Each day when I read the Bible, I see highlights, notes, and bookmarks I’ve left. I open these up and read what has been written observing the date it was written. Some highlights are only highlighted with the date. When I see the dates and my notations, I get a glimpse into what I was thinking at the time. My notations contain thoughts, desires, and prayers as prompted by the verse and the Holy Spirit. Some contain questions without the answers, and some have questions not answered very well. All of them give me a picture of how I saw my life at the time. 

Self-reflection is about allowing ourselves to see ourselves. As I have said, the problem is that we are too close to ourselves in time to accurately and honestly perform a decent self-reflection. We are also too close to our circumstances. 

I’ve noticed, as I read through my notes over the years, how much I commented on circumstances I no longer remember. This verse from Phillipains stood out to me today.

Rejoice in the Lord always. I will say it again: Rejoice!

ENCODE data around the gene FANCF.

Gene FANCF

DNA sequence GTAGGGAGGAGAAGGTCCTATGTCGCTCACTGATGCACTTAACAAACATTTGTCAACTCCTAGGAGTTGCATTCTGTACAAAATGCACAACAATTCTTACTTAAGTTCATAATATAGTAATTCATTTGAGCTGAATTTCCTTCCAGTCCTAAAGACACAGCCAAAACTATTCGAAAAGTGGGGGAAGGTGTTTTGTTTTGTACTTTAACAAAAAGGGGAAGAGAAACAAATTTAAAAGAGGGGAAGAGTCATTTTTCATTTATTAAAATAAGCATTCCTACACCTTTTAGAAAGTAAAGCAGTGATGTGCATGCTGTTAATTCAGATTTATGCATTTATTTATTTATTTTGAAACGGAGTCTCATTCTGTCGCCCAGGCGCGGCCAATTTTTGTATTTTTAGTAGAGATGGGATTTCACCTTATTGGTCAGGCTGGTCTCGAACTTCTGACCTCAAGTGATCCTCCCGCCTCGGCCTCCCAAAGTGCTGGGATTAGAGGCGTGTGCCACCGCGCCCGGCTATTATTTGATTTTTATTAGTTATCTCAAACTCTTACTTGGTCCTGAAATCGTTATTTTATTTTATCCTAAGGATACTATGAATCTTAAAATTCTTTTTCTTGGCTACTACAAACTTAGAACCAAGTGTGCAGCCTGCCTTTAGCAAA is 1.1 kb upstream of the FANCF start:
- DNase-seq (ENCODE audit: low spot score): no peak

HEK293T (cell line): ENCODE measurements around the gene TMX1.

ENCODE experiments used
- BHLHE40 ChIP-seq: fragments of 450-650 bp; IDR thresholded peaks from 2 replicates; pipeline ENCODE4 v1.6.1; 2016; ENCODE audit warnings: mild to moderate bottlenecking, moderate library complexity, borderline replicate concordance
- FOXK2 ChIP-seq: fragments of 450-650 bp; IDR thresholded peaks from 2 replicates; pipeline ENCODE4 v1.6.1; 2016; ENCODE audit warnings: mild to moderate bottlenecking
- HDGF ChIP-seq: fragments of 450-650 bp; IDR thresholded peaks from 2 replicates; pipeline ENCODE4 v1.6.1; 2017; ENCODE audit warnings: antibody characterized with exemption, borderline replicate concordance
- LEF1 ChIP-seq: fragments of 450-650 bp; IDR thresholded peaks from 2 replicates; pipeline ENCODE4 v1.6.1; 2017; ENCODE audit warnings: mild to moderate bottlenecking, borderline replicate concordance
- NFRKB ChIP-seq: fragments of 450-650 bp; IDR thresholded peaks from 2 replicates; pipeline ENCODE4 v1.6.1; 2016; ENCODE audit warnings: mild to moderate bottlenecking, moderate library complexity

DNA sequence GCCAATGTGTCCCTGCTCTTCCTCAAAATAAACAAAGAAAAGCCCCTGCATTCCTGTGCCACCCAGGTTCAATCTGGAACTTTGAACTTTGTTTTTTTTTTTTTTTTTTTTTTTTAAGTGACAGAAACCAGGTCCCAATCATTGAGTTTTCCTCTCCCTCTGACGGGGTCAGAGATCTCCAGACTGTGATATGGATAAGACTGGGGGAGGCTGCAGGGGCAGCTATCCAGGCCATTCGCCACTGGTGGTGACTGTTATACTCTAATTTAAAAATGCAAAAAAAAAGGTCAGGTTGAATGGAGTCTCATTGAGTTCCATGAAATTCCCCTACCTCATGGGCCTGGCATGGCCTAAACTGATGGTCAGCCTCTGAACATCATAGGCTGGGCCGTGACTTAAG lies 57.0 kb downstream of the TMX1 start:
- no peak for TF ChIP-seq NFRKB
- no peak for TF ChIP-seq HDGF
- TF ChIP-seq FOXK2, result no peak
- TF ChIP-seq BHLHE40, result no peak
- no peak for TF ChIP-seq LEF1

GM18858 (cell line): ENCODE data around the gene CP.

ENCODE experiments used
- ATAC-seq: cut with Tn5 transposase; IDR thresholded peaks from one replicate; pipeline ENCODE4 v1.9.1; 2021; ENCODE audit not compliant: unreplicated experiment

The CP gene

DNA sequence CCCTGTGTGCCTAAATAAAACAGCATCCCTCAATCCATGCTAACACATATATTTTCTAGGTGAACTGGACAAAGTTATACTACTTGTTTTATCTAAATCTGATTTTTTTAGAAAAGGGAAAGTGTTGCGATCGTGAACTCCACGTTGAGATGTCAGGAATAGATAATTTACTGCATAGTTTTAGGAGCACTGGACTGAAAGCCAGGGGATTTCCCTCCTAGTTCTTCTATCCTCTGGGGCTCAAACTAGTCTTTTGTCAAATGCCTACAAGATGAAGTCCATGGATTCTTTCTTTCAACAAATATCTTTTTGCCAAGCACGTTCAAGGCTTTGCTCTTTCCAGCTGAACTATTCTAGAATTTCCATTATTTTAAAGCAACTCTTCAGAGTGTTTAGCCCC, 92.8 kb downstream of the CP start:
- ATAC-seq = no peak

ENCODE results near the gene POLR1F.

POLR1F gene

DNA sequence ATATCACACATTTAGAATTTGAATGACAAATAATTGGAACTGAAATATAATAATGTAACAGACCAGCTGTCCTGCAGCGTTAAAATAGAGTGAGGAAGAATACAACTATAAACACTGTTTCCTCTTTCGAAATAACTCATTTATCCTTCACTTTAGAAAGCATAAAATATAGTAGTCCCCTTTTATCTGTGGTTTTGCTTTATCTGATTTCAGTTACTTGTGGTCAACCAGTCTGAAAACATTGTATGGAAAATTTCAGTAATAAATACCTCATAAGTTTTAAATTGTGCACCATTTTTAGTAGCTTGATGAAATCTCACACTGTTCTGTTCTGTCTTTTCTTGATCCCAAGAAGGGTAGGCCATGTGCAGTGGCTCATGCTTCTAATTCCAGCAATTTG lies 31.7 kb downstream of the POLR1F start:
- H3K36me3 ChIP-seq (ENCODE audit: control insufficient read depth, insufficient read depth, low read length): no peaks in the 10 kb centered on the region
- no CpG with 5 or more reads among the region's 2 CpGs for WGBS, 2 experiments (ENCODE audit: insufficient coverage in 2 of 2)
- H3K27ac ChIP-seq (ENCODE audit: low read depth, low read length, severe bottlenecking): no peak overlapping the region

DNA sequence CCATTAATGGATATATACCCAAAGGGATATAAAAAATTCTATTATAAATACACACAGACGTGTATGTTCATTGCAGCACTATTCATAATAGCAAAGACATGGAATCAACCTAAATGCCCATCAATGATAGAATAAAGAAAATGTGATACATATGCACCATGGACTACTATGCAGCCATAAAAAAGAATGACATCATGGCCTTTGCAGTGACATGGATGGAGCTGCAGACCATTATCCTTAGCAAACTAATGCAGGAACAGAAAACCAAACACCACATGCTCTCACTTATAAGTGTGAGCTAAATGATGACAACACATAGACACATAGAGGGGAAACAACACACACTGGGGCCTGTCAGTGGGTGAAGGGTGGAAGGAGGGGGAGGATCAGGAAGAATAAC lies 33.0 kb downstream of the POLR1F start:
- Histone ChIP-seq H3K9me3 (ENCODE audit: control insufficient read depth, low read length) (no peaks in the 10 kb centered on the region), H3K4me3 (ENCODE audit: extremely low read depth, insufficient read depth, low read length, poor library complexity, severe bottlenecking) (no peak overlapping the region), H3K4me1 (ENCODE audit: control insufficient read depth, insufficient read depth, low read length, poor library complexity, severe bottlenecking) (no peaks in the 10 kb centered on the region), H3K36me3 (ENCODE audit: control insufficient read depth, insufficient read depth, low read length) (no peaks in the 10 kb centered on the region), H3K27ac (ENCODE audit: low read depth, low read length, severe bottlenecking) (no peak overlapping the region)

Philippians 4:4 (NIV)

When I read my notes from June 14, 2011, I was struck by a comment I made.

The circumstances right now don’t seem to be the greatest. However, I am to rejoice in the Lord because these circumstances don’t dictate who I am.

I had also written a lot more about my hope in Christ and such, but that comment stood out. I realized this is something I often say to myself in one way or another. My circumstances don’t make me who I am. They don’t, and that’s true. What struck me about my comment from 12 years ago, is that I don’t know what I was talking about. My closest friend had indeed died six months earlier. However, what I remember from that June are good things. Hopeful things. I was getting ready to take a new step in my life into boundless possibility. I took those steps in my life that year, and they didn’t go how I had planned and that brought its share of pain. However, at this time in June, I shouldn’t have been saying my circumstances weren’t that great. My circumstances weren’t dictating who I was, but they certainly were changing my perspective of what was and where I was going.

What I realized today about self-reflection and circumstances is this.